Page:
A woman was found innocent Friday of kidnapping and mistreating children in the underground network she set up to help youngsters fleeing abusive fathers.
A Cobb County Superior Court jury deliberated three hours before acquitting Faye Yager.
Mrs. Yager, 44, cried and hugged supporters who watched the four-week trial. She said she plans to continue her network, which she says has hidden about 500 child victims of sexual abuse and satanic worship.
She blasted Cobb County District Attorney Tom Charron, claiming he targeted her for prosecution and influenced a woman who accused her.
"Her charges are completely false," said Assistant District Attorney Jack Mallard. "We don't have anything against her per se; just what she's done to children."
She was charged with kidnapping, cruelty to children and interference with custody in her 1990 handling of two Florida children, Alecia and Jarrod Watts, who were 8 and 10.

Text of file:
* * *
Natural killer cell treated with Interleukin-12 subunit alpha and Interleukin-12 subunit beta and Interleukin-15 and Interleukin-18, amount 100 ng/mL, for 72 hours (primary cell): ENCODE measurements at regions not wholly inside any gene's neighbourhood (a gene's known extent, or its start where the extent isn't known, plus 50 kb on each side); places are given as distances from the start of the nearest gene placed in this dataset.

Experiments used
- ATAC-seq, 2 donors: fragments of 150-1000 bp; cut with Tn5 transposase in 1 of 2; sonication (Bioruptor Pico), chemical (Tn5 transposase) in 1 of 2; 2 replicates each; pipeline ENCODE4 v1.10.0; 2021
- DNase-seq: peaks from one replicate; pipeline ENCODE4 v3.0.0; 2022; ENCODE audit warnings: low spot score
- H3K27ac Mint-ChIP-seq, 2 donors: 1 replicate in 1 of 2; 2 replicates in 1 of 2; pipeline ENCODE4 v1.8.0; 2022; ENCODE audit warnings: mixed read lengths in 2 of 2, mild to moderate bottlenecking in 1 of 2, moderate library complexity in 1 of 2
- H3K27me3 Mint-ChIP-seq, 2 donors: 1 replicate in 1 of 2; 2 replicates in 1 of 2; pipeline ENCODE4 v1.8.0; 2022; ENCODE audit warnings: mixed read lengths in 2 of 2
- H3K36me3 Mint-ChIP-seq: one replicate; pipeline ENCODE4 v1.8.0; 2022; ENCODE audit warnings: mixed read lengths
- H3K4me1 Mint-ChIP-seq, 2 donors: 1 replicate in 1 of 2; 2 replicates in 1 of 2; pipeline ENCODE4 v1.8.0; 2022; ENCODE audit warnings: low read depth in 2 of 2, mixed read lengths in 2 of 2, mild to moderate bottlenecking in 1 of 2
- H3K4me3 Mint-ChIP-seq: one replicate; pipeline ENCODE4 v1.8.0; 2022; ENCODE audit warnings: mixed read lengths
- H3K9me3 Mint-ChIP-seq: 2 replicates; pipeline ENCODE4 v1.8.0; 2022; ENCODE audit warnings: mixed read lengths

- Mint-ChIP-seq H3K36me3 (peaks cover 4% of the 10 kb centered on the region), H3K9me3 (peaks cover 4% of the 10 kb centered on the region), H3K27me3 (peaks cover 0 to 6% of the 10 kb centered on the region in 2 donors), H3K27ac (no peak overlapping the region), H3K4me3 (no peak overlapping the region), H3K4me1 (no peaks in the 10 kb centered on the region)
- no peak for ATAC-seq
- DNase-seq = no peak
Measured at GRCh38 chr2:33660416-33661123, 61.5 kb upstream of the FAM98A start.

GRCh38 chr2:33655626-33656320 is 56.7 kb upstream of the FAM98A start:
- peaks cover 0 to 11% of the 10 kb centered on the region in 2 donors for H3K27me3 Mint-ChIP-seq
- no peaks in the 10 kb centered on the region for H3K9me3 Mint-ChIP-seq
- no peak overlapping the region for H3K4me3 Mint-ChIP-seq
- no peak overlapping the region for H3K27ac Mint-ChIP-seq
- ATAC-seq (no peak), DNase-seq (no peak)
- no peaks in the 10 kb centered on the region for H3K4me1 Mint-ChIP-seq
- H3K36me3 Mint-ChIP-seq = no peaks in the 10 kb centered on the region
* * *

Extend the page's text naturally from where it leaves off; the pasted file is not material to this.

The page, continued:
Mrs. Yager testified that the children's mother, Myra Watts of Merritt Island, said she was fleeing an abusive husband and gave Mrs. Yager permission to question the children during a four-day stay in Atlanta.
Mrs. Watts claimed Mrs. Yager held the boy for two hours without her permission. The children testified Mrs. Yager yelled at them and called them liars. They said they fabricated stories of abuse by their father so Mrs. Yager would return them to their mother.
After the verdict, some jurors hugged Mrs. Yager and told her children, "Take care of your mom."
The National Center for Missing and Exploited Children, which has clashed with Mrs. Yager over her practice of hiding children from their parents, said her operation was badly hurt, despite the innocent verdicts.
"From our point of view, that's good," said John Rabun, vice president.
The jurors heard from 55 witnesses and watched hours of videotape, including Mrs. Yager's hard questioning of the Watts children.
The children testified that she pressured them into fabricating stories of abuse.
Mrs. Yager said her motive was to help the children. "I did the best I could under the circumstances. . . . I never claimed to be a professional."